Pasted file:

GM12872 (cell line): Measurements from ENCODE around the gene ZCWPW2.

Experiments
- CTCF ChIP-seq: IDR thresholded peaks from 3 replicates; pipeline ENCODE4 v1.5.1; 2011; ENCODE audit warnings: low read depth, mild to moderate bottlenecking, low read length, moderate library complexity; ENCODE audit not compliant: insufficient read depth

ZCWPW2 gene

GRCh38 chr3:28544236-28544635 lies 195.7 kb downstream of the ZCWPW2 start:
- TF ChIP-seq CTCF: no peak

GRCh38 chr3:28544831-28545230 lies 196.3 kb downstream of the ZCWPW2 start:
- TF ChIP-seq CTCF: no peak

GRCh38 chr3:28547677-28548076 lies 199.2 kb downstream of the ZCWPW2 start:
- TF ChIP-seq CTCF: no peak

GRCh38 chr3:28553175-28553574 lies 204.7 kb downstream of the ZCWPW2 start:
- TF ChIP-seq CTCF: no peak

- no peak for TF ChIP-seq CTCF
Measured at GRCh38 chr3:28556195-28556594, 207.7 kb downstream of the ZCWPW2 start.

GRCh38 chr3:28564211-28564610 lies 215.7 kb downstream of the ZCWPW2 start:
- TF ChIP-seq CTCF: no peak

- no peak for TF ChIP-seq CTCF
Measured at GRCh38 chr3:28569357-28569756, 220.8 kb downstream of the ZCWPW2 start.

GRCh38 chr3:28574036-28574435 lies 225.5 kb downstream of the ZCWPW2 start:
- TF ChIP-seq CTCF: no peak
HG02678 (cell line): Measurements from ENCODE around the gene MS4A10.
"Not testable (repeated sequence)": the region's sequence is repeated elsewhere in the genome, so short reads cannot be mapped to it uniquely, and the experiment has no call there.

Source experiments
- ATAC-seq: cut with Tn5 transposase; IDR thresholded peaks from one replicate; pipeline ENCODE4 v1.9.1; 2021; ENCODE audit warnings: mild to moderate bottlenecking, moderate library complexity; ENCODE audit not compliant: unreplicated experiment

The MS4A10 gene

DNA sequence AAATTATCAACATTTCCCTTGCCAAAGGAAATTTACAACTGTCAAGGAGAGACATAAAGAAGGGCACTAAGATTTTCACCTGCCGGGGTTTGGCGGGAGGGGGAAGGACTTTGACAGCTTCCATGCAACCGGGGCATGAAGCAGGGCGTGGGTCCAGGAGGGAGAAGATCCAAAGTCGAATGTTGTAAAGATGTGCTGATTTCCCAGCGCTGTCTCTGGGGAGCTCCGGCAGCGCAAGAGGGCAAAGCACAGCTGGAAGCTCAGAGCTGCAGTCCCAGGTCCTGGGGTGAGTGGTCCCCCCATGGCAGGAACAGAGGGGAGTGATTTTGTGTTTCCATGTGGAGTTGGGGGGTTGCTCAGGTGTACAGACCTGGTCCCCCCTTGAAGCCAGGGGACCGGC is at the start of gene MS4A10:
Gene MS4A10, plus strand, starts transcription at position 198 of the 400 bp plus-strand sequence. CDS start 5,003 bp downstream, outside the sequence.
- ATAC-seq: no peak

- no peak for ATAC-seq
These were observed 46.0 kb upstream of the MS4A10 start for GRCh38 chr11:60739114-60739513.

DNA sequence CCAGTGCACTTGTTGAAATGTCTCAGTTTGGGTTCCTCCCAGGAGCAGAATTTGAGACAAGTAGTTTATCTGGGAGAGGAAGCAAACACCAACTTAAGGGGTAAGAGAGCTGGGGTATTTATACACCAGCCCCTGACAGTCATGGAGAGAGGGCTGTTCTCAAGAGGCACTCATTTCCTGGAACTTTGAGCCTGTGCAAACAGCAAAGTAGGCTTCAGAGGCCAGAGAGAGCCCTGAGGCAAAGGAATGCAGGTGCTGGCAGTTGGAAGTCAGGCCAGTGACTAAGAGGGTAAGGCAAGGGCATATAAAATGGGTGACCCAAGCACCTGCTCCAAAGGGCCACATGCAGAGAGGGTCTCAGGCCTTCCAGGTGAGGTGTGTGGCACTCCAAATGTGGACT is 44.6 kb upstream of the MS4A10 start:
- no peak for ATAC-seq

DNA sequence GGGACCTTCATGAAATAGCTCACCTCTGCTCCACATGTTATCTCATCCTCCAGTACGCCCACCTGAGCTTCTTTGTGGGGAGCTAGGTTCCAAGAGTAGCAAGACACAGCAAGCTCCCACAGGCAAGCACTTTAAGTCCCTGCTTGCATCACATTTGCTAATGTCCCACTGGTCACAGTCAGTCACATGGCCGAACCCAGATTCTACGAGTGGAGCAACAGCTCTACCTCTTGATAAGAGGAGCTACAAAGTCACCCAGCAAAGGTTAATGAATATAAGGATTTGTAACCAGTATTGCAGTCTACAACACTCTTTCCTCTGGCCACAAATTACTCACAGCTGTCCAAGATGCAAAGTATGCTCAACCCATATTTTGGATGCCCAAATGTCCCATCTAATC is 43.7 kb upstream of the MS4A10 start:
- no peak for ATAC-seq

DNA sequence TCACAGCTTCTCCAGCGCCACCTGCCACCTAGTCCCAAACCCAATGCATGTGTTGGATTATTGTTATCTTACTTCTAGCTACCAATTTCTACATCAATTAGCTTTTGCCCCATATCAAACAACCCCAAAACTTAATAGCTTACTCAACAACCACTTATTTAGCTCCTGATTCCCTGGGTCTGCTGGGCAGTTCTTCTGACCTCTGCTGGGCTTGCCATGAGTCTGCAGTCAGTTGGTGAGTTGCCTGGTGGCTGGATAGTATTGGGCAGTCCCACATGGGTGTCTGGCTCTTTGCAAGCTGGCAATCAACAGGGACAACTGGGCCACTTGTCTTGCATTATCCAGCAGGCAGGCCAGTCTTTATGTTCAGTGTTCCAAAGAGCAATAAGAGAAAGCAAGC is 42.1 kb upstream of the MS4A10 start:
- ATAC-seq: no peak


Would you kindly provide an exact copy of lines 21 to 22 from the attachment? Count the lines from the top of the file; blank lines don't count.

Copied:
HG02678 (cell line): Measurements from ENCODE around the gene MS4A10.
"Not testable (repeated sequence)": the region's sequence is repeated elsewhere in the genome, so short reads cannot be mapped to it uniquely, and the experiment has no call there.